FMEA and You
By Robert A. Dovich, ASQ, Fellow, CQE, CRE, Quality Manager, Field Fastener Supply Company
To properly evaluate a process or product for strengths, weaknesses, potential problem areas or failure modes, and to prevent problems before they occur, it may be necessary to use a Failure Modes and Effects Analysis (FMEA). An FMEA provides a systematic method of resolving the questions: "How can a process or product fail? What will be the effect on the rest of the system if such failure occurs? What action is necessary to prevent the failure?"
You may have noticed the omission of, "Will it fail?" This will be determined a little later in the probability statement on likelihood of occurrence.
One difficulty with FMEAs is that, to properly perform the activity, it is necessary to objectively question a design for adequacy.
And people who design a process or product are reluctant to admit that potential weaknesses exist. Therefore, the FMEA should be a team action that consists not only of the designers, but also other personnel that are qualified to critique designs constructively and offer potential solutions.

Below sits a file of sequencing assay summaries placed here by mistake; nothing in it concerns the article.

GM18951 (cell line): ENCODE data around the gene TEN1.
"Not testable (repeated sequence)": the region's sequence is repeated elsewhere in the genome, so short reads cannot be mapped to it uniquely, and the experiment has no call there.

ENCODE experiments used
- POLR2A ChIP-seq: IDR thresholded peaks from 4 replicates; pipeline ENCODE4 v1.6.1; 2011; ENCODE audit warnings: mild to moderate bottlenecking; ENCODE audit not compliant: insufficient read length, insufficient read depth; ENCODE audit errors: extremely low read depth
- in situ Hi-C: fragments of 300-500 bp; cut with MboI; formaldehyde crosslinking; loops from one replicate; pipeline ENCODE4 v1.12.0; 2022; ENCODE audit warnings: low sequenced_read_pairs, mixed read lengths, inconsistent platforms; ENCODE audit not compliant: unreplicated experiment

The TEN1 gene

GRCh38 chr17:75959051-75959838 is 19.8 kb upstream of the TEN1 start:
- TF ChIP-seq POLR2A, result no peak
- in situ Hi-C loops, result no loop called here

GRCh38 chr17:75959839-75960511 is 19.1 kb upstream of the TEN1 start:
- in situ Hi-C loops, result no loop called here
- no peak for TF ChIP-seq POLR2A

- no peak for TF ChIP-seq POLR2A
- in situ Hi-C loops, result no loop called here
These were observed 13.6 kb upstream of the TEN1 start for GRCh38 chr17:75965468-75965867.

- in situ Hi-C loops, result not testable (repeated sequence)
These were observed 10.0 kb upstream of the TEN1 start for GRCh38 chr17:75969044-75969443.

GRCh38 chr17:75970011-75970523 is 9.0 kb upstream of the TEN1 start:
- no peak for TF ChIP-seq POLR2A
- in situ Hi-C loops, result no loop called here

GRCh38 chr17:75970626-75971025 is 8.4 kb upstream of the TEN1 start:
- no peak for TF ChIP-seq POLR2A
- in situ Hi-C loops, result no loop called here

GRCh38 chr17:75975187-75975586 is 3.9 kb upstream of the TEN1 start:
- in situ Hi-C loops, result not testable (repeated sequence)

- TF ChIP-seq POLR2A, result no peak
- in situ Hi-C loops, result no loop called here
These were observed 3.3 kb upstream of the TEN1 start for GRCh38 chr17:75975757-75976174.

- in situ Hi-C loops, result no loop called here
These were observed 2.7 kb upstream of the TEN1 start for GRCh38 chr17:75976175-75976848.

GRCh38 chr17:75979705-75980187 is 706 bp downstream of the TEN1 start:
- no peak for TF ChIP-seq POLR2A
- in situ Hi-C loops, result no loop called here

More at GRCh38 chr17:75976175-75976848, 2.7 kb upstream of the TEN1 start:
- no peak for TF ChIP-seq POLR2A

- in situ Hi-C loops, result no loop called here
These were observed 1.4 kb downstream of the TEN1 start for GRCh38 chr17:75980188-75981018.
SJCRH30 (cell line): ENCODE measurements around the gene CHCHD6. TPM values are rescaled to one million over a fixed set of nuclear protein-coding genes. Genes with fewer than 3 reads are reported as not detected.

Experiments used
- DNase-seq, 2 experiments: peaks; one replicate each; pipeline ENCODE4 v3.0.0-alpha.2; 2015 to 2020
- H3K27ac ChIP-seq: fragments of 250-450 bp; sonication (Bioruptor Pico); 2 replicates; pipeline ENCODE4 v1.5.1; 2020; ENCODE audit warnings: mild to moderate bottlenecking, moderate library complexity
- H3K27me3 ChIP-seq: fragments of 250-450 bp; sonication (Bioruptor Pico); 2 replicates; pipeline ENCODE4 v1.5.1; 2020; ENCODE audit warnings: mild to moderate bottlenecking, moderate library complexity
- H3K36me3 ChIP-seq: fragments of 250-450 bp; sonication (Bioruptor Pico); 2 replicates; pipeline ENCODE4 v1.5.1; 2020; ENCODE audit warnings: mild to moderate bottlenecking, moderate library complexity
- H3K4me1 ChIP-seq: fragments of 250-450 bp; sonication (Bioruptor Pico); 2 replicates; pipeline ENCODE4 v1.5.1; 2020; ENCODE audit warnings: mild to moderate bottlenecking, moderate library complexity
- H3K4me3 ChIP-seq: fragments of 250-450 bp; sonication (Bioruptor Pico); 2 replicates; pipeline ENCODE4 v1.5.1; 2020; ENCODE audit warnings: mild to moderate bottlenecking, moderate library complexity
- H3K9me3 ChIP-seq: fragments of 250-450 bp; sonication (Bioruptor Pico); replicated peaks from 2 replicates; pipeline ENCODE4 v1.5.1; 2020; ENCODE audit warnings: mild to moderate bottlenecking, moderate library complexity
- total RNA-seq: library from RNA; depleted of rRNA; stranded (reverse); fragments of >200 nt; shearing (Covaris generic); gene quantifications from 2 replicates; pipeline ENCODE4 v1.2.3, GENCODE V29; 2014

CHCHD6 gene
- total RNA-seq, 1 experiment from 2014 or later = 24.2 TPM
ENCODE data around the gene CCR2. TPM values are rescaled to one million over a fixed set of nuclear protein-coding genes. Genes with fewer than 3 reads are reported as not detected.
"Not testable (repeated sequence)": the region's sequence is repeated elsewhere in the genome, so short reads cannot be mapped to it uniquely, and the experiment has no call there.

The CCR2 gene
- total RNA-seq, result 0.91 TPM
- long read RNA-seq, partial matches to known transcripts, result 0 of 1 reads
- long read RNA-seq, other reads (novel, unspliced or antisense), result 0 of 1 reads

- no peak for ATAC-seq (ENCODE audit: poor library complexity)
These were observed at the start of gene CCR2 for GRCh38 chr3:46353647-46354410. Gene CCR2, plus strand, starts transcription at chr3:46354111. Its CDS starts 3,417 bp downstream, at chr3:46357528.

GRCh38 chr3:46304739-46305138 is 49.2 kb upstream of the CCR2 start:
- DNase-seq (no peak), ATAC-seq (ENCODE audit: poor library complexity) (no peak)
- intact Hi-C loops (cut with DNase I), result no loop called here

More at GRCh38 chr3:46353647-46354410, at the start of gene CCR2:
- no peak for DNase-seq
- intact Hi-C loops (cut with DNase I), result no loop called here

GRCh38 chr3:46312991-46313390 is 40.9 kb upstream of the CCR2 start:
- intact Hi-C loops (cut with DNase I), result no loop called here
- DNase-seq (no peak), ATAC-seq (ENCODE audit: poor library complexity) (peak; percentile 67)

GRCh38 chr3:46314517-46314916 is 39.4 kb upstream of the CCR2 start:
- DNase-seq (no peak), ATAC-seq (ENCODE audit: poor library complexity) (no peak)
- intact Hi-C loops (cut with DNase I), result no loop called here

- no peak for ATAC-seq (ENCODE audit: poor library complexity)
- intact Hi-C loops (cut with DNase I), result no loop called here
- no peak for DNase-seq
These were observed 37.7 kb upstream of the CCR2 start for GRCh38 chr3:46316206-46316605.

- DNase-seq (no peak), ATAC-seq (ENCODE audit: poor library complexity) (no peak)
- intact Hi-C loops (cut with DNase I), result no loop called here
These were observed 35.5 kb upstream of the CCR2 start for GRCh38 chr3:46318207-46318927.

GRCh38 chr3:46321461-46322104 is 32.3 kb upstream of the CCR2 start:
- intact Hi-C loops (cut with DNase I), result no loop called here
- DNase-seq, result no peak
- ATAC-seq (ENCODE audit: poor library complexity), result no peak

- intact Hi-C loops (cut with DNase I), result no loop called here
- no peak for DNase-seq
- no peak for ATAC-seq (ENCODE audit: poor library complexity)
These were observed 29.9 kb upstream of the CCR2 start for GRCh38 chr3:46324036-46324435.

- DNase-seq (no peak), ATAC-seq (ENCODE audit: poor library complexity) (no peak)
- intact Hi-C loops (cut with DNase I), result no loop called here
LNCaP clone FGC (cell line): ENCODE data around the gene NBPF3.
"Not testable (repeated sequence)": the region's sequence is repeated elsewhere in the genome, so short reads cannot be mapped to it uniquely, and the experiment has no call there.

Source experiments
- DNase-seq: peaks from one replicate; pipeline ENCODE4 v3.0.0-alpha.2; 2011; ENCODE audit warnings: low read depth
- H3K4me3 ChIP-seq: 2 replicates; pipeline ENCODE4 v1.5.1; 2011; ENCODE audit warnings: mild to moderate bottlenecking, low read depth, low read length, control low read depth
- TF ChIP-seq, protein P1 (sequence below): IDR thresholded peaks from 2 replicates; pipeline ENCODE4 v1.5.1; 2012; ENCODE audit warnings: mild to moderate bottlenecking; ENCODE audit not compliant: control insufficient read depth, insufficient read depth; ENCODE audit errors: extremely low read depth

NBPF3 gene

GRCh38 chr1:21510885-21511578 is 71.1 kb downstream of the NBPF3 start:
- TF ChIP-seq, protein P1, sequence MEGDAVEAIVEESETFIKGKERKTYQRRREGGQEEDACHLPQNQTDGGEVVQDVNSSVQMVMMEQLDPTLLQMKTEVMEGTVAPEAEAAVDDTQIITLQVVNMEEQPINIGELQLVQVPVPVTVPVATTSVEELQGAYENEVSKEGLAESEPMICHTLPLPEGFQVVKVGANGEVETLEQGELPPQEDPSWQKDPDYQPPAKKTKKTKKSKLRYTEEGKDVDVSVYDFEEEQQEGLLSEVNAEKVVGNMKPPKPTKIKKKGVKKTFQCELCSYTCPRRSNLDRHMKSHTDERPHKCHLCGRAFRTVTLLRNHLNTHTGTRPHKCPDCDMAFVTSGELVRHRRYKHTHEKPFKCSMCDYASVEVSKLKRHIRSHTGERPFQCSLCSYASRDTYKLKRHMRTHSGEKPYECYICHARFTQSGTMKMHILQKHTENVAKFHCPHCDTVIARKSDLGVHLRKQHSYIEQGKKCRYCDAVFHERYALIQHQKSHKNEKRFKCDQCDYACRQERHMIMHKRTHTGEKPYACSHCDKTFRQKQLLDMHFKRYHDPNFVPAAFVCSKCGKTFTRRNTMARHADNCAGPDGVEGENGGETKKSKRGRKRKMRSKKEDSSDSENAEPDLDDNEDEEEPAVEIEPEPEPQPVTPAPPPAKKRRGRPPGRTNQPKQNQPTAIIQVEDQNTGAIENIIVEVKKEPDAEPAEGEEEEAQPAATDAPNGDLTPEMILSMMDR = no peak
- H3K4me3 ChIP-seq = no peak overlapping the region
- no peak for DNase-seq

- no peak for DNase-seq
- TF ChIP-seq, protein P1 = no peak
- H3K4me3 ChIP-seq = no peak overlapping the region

While a Process FMEA and a Design FMEA differ in the areas being analyzed, the thought process is similar. The FMEA should generally be performed during the design-and-development stage. The earlier a change is found to be necessary, the lower the cost of making that change. Steps in performing an FMEA are not difficult, but do require that a logical sequence of events be followed and that actions be documented. The steps in performing a Process FMEA follow:
1. Do not try to use memory or the written routing alone to review the flow of a process-use a flow chart indicating the activities taking place at each operation. Criticality of the dimension or process output should also be documented.
Depending upon the end user of the FMEA (customer), specific headings, model years, drawing release dates or